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Coastal Rail Trail discussed in Cardiff

Consideration of Encinitas segment of Oceanside-San Diego bike road

The San Diego Association for Governments (SANDAG), in partnership with the City of Encinitas and the North County Transit District, held a meeting with Cardiff residents on February 11 to discuss the Coastal Rail Trail.

The Coastal Rail Trail is a planned continuous bike route that will run approximately 40 miles — from Oceanside to the Santa Fe Depot in downtown San Diego. The Encinitas segment was the topic of discussion on February 11.

The segment would be a two-mile bike path separated from motor-vehicle traffic, stretching from E Street in downtown Encinitas to the intersection of Chesterfield Drive and Hwy 101 in Cardiff.

SANDAG’s stated goal is to improve bike safety, which will in turn increase levels of bicycling and reduce automobile emissions. To outsiders, this sounds like a delightful addition to the already picturesque stretch of road; however, the citizens of Cardiff had different opinions.

One citizen asked, “Why do we need another bike path when we have one along the bluff?” Chris Carterette, SANDAG’s “active transportation planner” and the project manager, explained that this is part of a bigger plan to offer one safe route that will allow people to travel from Oceanside to San Diego.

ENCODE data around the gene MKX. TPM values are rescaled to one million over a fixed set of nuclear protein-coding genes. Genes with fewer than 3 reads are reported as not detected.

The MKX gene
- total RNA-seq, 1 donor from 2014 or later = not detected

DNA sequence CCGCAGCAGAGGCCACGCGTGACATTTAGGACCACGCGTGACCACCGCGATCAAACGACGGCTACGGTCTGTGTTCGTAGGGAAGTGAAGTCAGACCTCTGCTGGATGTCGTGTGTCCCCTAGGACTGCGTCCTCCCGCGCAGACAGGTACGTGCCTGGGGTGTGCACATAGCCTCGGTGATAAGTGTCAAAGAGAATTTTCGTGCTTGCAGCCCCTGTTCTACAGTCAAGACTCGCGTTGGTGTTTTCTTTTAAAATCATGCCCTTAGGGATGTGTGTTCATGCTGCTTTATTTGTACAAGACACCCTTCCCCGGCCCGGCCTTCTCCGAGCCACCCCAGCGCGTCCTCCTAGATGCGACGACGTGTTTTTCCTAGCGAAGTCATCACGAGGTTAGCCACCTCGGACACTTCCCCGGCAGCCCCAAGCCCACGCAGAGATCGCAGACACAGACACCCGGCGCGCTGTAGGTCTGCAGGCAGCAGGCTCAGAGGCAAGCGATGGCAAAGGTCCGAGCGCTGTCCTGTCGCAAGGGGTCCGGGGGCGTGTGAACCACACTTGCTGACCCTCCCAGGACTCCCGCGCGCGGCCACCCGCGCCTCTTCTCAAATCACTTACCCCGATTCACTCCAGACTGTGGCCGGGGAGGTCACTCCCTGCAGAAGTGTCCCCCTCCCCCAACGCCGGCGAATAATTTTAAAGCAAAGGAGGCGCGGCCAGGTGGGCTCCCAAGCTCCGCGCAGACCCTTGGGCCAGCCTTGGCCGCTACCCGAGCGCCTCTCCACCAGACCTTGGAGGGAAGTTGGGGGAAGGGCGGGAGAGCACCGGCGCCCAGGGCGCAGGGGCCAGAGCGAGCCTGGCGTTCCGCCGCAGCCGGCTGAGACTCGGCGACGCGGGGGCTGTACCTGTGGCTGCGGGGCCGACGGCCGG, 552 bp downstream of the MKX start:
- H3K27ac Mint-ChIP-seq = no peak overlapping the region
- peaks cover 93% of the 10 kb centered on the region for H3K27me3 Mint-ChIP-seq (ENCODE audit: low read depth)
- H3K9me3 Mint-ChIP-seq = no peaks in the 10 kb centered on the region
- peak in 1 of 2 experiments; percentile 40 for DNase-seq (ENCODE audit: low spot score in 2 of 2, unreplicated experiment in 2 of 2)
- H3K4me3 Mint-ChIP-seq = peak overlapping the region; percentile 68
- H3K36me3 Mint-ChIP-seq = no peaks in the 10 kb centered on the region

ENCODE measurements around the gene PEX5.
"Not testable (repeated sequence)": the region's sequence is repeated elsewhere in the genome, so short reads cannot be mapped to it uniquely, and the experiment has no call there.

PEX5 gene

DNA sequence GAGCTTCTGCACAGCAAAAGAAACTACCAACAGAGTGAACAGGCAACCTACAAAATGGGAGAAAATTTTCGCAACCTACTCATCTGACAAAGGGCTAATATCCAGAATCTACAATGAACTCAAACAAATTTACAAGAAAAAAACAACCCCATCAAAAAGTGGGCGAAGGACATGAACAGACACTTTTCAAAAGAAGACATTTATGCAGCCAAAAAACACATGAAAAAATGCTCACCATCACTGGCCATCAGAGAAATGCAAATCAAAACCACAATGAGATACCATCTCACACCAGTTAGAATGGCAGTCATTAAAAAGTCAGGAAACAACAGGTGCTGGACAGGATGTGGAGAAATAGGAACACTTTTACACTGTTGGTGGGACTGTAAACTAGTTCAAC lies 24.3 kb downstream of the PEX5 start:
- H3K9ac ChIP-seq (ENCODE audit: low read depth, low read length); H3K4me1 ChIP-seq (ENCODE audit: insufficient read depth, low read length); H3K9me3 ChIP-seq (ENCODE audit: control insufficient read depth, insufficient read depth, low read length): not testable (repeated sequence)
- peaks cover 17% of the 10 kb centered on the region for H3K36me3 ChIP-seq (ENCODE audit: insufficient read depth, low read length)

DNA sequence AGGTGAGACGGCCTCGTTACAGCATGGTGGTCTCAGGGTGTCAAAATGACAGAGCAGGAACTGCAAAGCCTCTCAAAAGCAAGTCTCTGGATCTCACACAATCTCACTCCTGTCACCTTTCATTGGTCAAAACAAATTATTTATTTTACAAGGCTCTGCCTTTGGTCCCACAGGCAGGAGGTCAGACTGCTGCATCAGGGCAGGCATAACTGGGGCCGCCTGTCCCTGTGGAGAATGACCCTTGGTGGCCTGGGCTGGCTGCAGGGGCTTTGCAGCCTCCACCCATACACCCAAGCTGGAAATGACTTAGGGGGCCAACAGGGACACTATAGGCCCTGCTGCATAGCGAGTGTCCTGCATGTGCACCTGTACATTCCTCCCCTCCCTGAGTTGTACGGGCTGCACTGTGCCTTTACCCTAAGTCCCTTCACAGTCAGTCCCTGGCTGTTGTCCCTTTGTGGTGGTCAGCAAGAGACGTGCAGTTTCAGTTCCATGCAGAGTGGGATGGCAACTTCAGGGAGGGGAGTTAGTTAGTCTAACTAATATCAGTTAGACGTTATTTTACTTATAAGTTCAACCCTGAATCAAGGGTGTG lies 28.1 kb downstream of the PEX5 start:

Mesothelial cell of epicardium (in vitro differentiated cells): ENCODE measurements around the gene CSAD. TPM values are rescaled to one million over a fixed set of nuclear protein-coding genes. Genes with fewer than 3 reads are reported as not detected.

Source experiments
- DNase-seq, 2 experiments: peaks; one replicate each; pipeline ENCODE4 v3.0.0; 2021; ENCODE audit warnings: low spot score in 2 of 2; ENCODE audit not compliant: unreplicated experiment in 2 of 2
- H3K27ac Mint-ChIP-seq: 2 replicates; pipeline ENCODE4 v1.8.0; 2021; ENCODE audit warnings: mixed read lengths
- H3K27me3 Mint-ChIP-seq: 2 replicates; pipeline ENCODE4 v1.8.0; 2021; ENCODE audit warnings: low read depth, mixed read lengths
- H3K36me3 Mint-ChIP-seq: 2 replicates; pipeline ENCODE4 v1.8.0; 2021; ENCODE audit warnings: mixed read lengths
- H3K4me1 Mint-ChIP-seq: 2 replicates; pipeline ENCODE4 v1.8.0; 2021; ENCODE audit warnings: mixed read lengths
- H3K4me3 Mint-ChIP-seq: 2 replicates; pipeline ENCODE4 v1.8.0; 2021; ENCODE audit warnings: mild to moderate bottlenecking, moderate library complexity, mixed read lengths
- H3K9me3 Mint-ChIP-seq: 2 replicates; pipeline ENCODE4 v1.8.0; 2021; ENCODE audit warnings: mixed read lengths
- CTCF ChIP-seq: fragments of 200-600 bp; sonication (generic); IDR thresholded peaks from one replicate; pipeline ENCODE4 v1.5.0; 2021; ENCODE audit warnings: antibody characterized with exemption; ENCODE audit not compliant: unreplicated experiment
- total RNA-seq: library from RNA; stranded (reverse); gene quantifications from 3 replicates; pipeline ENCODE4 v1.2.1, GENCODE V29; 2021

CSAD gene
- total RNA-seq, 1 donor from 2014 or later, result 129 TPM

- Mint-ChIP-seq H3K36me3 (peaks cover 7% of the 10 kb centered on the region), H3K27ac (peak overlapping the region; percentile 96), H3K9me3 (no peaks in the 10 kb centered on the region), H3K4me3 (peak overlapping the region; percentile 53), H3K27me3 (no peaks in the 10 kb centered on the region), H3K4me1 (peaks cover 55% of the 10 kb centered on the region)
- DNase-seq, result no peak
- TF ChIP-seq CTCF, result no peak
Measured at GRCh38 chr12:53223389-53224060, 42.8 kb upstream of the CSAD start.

The overwhelming majority of the citizens present were most up in arms about the possibility of a fence. There was a lengthy discussion about what the fence would look like. In addition, residents were concerned that the proposed plans will take away parking along San Elijo Avenue, which later turns into Vulcan.

One thing residents are excited about is the Coastal Rail Trail offering improved safety at the intersection of Chesterfield Drive and Hwy 101, which is known to bottleneck, causing accidents with pedestrians, cars, and bicyclists.

When SANDAG land use and transportation planning director Charles “Muggs” Stoll said, “The intersection isn’t that bad,” the crowd roared simultaneously, “It’s terrible!” Stoll corrected himself, saying he was actually talking about the park trail in Cardiff that leads to the intersection.

Luckily, for the residents of Cardiff, the project is currently in the community outreach and conceptual planning phase, which allows for several public workshops to get feedback from citizens.

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The San Diego Association for Governments (SANDAG), in partnership with the City of Encinitas and the North County Transit District, held a meeting with Cardiff residents on February 11 to discuss the Coastal Rail Trail.

The Coastal Rail Trail is a planned continuous bike route that will run approximately 40 miles — from Oceanside to the Santa Fe Depot in downtown San Diego. The Encinitas segment was the topic of discussion on February 11.

The segment would be a two-mile bike path separated from motor-vehicle traffic, stretching from E Street in downtown Encinitas to the intersection of Chesterfield Drive and Hwy 101 in Cardiff.